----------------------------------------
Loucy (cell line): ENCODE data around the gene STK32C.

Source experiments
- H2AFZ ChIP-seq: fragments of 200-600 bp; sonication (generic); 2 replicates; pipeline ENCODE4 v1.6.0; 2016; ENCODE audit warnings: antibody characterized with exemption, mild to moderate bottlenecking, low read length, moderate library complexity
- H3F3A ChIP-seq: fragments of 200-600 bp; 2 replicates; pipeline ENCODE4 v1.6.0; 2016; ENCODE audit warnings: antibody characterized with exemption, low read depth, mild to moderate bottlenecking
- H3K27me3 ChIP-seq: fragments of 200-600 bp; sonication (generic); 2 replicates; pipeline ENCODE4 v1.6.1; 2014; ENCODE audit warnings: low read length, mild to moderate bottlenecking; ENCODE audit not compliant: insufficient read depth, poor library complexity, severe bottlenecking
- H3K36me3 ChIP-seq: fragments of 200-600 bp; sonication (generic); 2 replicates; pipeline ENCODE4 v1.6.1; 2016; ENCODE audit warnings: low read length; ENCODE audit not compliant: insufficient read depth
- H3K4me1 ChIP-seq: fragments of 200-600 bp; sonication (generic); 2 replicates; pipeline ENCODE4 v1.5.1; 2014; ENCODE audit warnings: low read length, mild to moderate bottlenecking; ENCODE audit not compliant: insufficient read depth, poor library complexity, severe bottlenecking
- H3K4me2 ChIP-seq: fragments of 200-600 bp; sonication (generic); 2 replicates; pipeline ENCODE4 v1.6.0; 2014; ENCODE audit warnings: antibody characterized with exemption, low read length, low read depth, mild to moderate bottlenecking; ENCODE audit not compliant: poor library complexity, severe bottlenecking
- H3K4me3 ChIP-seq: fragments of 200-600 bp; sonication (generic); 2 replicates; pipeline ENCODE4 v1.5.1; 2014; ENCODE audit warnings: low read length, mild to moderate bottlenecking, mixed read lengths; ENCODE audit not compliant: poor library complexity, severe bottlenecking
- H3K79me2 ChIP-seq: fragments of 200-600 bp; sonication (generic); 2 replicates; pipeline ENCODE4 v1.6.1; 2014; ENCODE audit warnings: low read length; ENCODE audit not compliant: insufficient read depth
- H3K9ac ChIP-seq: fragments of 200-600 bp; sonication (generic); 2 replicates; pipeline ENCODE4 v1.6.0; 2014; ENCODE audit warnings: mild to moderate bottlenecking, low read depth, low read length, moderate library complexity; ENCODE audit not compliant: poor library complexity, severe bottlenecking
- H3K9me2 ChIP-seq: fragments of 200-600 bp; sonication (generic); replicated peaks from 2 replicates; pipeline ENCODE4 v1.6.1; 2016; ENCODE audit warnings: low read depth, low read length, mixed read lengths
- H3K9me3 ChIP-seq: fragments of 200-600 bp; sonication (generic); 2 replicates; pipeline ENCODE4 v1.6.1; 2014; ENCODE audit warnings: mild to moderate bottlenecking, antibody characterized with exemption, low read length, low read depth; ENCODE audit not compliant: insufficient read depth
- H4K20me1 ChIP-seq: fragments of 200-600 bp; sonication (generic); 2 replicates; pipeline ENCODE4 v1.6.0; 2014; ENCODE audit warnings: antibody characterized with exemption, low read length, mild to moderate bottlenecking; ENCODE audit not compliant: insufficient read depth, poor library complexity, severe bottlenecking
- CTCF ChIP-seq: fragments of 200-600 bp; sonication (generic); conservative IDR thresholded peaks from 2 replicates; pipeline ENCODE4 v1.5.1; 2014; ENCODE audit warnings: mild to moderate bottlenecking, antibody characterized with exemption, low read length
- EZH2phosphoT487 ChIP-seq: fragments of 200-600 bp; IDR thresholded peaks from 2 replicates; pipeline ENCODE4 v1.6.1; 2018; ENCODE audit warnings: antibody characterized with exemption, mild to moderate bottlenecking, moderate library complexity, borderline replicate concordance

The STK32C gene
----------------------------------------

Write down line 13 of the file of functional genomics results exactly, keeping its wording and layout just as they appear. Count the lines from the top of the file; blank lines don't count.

- H3K9me3 ChIP-seq: fragments of 200-600 bp; sonication (generic); 2 replicates; pipeline ENCODE4 v1.6.1; 2014; ENCODE audit warnings: mild to moderate bottlenecking, antibody characterized with exemption, low read length, low read depth; ENCODE audit not compliant: insufficient read depth